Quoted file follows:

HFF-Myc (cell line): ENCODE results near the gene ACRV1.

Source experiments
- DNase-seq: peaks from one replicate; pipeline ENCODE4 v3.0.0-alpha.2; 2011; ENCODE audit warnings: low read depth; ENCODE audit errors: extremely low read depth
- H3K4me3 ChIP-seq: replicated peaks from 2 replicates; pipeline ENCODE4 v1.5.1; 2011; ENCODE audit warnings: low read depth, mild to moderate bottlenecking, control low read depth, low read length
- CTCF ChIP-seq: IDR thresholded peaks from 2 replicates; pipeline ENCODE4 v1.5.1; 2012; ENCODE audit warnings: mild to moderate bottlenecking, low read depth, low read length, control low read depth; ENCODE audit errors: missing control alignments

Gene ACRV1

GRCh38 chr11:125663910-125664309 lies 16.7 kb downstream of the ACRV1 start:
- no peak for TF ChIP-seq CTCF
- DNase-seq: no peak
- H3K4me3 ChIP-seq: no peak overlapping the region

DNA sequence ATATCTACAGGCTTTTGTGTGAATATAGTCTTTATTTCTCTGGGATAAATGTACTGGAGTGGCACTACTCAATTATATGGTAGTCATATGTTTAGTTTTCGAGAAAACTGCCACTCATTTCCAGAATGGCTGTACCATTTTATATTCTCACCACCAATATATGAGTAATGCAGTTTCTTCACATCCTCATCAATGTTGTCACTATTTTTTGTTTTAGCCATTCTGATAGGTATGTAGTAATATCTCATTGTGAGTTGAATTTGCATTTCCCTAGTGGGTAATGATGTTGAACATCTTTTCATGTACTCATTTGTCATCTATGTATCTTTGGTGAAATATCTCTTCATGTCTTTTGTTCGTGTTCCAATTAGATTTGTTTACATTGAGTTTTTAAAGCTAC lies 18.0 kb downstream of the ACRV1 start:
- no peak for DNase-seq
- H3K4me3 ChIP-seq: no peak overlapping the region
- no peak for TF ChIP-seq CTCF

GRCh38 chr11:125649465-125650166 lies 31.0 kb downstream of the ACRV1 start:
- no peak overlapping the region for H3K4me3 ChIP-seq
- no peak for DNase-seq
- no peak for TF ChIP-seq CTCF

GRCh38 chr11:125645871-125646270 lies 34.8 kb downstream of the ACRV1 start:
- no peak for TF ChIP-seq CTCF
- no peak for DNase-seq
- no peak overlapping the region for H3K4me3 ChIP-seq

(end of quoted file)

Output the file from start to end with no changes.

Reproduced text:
HFF-Myc (cell line): ENCODE results near the gene ACRV1.

Source experiments
- DNase-seq: peaks from one replicate; pipeline ENCODE4 v3.0.0-alpha.2; 2011; ENCODE audit warnings: low read depth; ENCODE audit errors: extremely low read depth
- H3K4me3 ChIP-seq: replicated peaks from 2 replicates; pipeline ENCODE4 v1.5.1; 2011; ENCODE audit warnings: low read depth, mild to moderate bottlenecking, control low read depth, low read length
- CTCF ChIP-seq: IDR thresholded peaks from 2 replicates; pipeline ENCODE4 v1.5.1; 2012; ENCODE audit warnings: mild to moderate bottlenecking, low read depth, low read length, control low read depth; ENCODE audit errors: missing control alignments

Gene ACRV1

GRCh38 chr11:125663910-125664309 lies 16.7 kb downstream of the ACRV1 start:
- no peak for TF ChIP-seq CTCF
- DNase-seq: no peak
- H3K4me3 ChIP-seq: no peak overlapping the region

DNA sequence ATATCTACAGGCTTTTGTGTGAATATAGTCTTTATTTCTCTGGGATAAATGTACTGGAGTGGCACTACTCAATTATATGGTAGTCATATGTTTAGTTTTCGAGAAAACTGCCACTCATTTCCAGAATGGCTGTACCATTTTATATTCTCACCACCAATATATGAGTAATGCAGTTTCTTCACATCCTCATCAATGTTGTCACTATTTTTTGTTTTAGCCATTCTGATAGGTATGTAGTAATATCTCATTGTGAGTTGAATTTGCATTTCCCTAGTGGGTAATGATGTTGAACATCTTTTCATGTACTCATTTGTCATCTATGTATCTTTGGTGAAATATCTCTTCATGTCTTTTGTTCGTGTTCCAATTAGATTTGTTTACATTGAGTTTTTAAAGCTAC lies 18.0 kb downstream of the ACRV1 start:
- no peak for DNase-seq
- H3K4me3 ChIP-seq: no peak overlapping the region
- no peak for TF ChIP-seq CTCF

GRCh38 chr11:125649465-125650166 lies 31.0 kb downstream of the ACRV1 start:
- no peak overlapping the region for H3K4me3 ChIP-seq
- no peak for DNase-seq
- no peak for TF ChIP-seq CTCF

GRCh38 chr11:125645871-125646270 lies 34.8 kb downstream of the ACRV1 start:
- no peak for TF ChIP-seq CTCF
- no peak for DNase-seq
- no peak overlapping the region for H3K4me3 ChIP-seq